Ordinary Chaos looks at the real, almost-real, unreal, and once-real phenomena that hide behind the veneer of ordinariness. With Kimberly Kruge’s deep focus, daily life unfurls into strangeness—time and space become malleable materials as her observations of seemingly normal objects and situations expand, take on meaning beyond their appearance, and begin a life of their own. As much as the poems address the quotidian, they also consider the mysteries of mortality, awe, mysticism, comprehension, and violence. The pages are laced with an honest sense of sensitivity, fragility, and even impending condemnation—resulting in poems that are resilient but not invulnerable. Kruge, who now makes her home in Guadalajara, Mexico, also explores the immigration process and navigating an adopted country. These experiences all contribute to her transcendent exploration of physical, emotional, and psychological geography.
Kimberly Kruge is a poet and translator based in Mexico. She is the author of the chapbook High-Land Sub-Tropic and her poems have appeared in Ploughshares, the Iowa Review, the Missouri Review, RHINO, Copper Nickel, and others. She founded and coordinates Comala Haven, a retreat and workshop in Mexico for women writers.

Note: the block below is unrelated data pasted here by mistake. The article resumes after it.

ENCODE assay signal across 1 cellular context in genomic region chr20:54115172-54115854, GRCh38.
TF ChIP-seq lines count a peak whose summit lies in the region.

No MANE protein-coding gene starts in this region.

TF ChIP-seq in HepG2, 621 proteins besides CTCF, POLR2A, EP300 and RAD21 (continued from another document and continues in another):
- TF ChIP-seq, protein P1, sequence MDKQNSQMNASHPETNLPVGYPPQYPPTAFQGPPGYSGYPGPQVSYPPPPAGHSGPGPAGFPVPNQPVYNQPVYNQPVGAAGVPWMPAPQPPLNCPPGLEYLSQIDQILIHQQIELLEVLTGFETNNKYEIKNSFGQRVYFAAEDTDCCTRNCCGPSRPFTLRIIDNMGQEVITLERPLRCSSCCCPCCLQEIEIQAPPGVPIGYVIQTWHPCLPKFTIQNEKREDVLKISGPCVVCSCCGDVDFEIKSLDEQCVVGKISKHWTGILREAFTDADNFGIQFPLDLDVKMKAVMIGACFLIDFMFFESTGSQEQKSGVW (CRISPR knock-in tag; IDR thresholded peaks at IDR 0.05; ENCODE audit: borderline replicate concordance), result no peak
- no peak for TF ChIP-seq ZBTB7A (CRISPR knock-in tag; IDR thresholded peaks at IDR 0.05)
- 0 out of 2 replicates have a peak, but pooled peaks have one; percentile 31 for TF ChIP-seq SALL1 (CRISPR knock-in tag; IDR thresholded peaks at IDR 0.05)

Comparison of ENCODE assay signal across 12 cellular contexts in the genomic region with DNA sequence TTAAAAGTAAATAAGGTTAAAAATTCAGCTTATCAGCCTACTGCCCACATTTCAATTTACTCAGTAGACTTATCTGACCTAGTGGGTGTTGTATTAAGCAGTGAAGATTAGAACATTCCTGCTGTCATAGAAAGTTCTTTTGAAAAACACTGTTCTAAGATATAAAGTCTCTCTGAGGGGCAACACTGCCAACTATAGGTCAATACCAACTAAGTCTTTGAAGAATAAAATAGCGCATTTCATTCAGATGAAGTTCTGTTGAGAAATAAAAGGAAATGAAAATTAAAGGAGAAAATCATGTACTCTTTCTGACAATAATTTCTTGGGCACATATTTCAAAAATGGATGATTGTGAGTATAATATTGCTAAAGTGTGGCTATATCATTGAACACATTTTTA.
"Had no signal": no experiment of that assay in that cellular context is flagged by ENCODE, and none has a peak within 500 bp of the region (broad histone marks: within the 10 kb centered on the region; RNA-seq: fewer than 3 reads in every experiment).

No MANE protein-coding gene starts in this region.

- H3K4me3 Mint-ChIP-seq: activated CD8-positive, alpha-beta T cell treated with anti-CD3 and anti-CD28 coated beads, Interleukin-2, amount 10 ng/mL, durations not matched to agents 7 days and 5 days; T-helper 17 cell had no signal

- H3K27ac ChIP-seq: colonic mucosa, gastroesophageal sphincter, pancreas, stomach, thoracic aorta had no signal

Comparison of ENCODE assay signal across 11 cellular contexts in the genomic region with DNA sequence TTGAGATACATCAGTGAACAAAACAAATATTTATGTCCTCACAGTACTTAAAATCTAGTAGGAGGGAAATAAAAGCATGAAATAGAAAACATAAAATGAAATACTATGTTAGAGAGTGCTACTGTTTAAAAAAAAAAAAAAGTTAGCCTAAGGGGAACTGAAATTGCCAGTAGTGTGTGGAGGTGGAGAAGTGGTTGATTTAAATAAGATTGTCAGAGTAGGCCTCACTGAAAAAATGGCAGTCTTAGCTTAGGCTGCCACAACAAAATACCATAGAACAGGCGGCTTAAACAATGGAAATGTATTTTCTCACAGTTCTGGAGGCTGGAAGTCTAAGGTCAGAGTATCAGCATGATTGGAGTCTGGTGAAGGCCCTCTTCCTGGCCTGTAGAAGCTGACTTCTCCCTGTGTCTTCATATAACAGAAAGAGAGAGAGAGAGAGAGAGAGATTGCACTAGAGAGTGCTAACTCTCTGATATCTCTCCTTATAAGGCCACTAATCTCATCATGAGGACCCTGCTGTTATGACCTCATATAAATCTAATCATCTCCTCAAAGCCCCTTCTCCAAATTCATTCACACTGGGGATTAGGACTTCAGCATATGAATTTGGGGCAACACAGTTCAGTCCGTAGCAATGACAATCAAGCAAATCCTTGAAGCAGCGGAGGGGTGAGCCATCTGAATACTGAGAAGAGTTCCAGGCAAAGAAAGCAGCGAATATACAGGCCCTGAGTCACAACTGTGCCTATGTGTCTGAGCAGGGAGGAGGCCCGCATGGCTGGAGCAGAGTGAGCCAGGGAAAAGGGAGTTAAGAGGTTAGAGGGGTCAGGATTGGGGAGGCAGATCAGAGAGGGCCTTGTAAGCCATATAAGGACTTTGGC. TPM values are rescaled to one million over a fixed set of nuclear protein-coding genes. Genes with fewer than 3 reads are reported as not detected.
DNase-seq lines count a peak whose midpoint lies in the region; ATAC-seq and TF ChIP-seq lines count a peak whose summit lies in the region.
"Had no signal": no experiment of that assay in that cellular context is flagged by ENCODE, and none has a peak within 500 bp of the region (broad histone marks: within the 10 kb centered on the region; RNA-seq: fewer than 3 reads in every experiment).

Scale is about a relationship between a father and a son. These poems consider the importance of acknowledging the past as well as the dangers in doing so.
NATHAN MCCLAIN is a recipient of scholarships from The Frost Place and the Bread Loaf Writers' Conference, and a graduate of Warren Wilson's MFA Program for Writers. A Cave Canem fellow, his poems have recently appeared or are forthcoming in Callaloo, Ploughshares, Sou'wester, Iron Horse Literary Review, Southern Humanities Review, Waxwing and elsewhere. He lives in Brooklyn.
Ordinary Chaos looks at the real, almost-real, unreal, and once-real phenomena that hide behind the veneer of ordinariness.$15.95ISBN: 9781935536901Availability: On Our Shelves NowPublished: Four Way Books - March 7th, 2017Scale is about a relationship between a father and a son. These poems consider the importance of acknowledging the past as well as the dangers in doing so.